The front door of the house was ajar when Domanic Castillo and Julia Madera approached. They were looking for a teenager named Jason who’d missed the first five days of school at Northridge High in Greeley.
The boy wasn’t there, but his father was — dusty from working on renovations inside.
After Castillo explained that they hadn’t seen Jason at school yet, the man quickly dialed the boy’s mother and handed over his cellphone. Madera took the call and, speaking in Spanish, learned that the family planned to send him to one of the district’s alternative schools.
“She said she meant to call,” Madera said as she and Castillo returned to her SUV, ready for the next stop on their home visit list.
Castillo and Madera are on the front lines of a push to get kids back in school after a pandemic that compounded many of the problems that contribute to chronic absenteeism, including student disengagement, academic struggle and financial insecurity. The rationale is simple: Students have to be in class to learn.
The Greeley-Evans district in northern Colorado is one of many school districts nationwide using federal COVID-19 dollars to fund attendance-boosting efforts. The 22,000-student district is in the second year of a three-year, $644,000 contract with the Denver-based consulting company Zero Dropouts to track down missing high schoolers and help them catch up on coursework or credits.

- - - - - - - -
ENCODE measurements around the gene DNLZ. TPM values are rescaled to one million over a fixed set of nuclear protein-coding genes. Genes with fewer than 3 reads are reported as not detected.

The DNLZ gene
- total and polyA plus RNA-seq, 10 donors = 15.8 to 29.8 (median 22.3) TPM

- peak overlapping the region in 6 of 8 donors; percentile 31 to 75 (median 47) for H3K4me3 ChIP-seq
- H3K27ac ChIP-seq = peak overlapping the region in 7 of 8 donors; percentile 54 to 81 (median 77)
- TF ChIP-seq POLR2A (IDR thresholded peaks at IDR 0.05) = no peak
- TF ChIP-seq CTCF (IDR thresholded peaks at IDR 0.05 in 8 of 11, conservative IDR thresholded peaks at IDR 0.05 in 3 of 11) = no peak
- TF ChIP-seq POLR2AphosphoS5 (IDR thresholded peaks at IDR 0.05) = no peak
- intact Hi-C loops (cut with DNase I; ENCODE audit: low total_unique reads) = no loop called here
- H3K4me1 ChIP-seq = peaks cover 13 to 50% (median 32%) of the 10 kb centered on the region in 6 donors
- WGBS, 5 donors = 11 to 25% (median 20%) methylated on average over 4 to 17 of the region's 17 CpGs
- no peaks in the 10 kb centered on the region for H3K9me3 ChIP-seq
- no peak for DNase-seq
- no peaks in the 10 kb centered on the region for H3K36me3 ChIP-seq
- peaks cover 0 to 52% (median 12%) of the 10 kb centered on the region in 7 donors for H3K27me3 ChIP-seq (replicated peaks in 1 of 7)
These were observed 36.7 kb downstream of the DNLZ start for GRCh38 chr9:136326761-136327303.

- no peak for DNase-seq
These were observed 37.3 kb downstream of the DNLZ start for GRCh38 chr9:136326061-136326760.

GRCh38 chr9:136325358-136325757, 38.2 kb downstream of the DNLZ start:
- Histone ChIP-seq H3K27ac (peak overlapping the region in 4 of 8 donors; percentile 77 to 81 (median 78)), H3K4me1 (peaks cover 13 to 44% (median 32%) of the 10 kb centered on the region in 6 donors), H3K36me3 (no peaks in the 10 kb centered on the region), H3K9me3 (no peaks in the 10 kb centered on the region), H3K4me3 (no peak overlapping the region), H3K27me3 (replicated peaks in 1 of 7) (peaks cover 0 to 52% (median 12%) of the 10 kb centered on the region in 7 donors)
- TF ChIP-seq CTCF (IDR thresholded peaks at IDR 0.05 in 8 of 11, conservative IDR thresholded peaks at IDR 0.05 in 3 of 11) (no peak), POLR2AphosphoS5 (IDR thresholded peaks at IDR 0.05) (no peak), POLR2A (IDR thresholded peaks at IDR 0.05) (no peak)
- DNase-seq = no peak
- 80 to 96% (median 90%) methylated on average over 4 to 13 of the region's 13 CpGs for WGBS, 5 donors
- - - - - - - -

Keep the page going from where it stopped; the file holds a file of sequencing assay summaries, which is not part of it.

Castillo, the Northridge cheer coach, and Madera, a former secretary at the school, are among 14 Zero Dropouts employees, also known as attendance advocates, embedded in the district’s five high schools this year. They have a host of responsibilities, from helping out in classes and monitoring hallways to calling and visiting the homes of absent students.
The job is part detective work, part social work and part paperwork.
Before the pandemic, 35% of Greeley-Evans students were chronically absent, meaning they missed 10% or more of school days. That number rose to 40% during the 2020-21 school year, well above the state rate of 26%.
Lanny Hass, special projects manager at Zero Dropouts, said advocates help intervene quickly when warning signs pop up: an increase in absences, a grade that’s fallen to a D or F, or problematic behavior. The team works in tandem with counselors, mental health specialists and other school staff.
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